This control scheme has two main disadvantages. First, the droop generator sets may be operating at a different load percentage at the time communication is lost. They must then immediately adjust to the frequency and load on their droop curve. This may mean suddenly adding or lowering their fuel to match the frequency of the isochronous generator sets, which could cause instability in the system and loss of synchronization. The isochronous group can also become overloaded as load increases even after the system is stabilized. Although the droop generator sets could add more load, this design prohibits them from doing so.
Another deficiency of this approach is that it needlessly limits the system’s power capability. The output power of the swing machines changes to follow variations in load, while maintaining a constant speed and frequency on the system. The droop units, with the fixed setting at 50 percent load, will always produce the same power output at a particular speed or frequency. Therefore, the maximum available load for this type of system is limited to the combined output of the swing machines and the total fixed power output of the droop machines. Any load above that maximum will result in a decrease in speed and frequency. If load increases beyond this maximum available load, the swing machines can be overloaded even though the droop units are operating at well below their maximum capabilities.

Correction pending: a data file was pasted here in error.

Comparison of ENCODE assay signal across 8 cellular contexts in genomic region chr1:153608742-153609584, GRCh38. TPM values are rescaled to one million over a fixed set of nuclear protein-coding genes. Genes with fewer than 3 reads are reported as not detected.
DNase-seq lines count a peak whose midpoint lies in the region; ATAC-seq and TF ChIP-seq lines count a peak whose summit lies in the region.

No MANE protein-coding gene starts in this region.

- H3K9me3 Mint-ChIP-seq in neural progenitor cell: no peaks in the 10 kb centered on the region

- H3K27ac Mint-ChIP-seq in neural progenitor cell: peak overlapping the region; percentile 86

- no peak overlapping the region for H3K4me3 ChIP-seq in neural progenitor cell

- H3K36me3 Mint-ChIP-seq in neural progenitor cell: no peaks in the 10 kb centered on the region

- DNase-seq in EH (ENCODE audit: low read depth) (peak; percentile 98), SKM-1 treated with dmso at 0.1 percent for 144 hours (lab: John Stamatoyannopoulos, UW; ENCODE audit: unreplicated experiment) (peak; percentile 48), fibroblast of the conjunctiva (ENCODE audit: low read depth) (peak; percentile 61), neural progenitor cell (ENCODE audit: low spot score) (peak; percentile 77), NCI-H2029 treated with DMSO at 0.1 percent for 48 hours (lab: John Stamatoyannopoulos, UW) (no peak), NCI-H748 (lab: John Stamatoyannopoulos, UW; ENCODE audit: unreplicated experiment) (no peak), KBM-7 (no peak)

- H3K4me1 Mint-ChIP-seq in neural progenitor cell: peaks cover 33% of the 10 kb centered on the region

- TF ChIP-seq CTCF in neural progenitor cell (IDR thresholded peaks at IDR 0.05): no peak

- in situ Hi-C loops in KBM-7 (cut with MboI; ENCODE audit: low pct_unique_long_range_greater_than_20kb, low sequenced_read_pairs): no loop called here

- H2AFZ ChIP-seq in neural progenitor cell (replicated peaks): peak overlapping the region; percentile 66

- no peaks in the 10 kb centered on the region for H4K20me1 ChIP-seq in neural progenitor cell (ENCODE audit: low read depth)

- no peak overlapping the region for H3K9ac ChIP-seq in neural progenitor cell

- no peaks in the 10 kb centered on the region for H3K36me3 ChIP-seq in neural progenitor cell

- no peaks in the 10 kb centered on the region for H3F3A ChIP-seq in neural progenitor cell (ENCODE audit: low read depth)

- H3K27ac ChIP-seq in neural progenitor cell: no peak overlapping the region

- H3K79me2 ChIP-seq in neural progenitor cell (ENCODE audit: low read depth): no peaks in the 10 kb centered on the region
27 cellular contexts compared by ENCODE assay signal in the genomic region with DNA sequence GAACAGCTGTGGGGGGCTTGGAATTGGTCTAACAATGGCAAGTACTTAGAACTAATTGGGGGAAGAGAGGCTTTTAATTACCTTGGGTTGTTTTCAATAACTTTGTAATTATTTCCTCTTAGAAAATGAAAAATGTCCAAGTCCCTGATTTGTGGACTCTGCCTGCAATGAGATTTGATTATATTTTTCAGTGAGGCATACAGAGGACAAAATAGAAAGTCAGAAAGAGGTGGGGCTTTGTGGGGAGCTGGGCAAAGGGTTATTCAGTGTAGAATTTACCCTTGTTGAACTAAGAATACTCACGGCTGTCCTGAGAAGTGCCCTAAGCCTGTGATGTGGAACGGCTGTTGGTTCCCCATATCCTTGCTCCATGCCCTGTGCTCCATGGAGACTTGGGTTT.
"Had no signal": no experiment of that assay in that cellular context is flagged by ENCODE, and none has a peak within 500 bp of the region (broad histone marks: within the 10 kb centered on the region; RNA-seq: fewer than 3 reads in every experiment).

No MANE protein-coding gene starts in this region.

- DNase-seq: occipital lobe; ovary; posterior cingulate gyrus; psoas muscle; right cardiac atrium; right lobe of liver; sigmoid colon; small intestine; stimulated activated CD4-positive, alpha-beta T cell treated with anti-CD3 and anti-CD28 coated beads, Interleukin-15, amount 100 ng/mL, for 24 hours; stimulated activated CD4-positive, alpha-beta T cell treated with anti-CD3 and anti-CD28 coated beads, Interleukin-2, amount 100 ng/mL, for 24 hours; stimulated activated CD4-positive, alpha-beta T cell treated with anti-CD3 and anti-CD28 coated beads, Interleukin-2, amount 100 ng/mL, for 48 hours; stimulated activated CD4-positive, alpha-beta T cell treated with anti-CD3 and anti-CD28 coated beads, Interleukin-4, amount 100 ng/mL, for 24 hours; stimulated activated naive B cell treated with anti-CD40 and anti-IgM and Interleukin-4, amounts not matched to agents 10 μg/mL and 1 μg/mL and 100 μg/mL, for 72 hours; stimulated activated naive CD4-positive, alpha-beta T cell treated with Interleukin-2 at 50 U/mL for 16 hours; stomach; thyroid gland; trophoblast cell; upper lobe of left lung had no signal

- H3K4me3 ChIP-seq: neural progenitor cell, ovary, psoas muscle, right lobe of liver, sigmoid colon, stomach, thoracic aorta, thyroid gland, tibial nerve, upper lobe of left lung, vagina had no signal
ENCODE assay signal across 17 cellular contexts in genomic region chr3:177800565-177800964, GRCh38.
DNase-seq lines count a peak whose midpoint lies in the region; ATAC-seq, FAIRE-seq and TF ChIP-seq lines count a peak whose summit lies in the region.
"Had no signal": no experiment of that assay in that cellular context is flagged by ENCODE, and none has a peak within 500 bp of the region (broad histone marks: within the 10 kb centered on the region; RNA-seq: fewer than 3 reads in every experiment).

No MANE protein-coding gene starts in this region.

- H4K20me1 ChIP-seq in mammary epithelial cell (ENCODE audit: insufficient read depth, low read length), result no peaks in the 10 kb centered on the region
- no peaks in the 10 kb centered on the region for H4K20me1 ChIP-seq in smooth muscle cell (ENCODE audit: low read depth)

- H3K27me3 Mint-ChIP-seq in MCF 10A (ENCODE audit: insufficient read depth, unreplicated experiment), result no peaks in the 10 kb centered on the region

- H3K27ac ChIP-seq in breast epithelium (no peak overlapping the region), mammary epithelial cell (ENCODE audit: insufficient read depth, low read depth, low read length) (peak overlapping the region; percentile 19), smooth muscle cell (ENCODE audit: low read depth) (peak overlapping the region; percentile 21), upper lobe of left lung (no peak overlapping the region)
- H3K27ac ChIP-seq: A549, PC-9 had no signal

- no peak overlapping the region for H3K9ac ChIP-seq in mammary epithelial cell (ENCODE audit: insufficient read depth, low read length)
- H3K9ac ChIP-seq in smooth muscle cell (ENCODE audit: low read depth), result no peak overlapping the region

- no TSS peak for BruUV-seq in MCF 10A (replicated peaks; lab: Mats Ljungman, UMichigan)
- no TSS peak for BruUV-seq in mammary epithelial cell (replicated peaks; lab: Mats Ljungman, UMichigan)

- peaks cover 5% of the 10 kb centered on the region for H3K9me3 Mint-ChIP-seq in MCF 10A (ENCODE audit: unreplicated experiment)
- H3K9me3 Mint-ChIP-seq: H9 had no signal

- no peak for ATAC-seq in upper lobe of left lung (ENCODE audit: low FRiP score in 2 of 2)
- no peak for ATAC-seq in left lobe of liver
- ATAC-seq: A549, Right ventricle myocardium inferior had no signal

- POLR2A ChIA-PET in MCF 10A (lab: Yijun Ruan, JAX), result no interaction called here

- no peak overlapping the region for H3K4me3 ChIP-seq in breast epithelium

Furthermore, the minimum system load cannot be allowed to fall below the combined fixed output for the droop units under this control approach. If it does, the system frequency will increase, and the swing machines can become motorized or reverse-powered.
The Failsafe Adaptive Load Sharing/Droop Operation approach using EMCP 4.4 safely maintains stability through a loss of communication, seamlessly transitioning into failsafe mode with gradual, stable movement to a new equilibrium point.
Under this approach, the failsafe mode is triggered when communication messages from one or more EMCP 4.4 units are not received following a specified time interval. The communication loss can result from conditions such as broken wires, improper configuration, power loss to the Ethernet router or hub device, or power loss to an EMCP 4.4 unit.
When communication is lost, the failure mode intelligently switches some lost units to Failsafe Adaptive Droop and other units to Failsafe Isochronous Load Sharing. The operating modes of the units during a loss of communications are updated to best serve the generator system.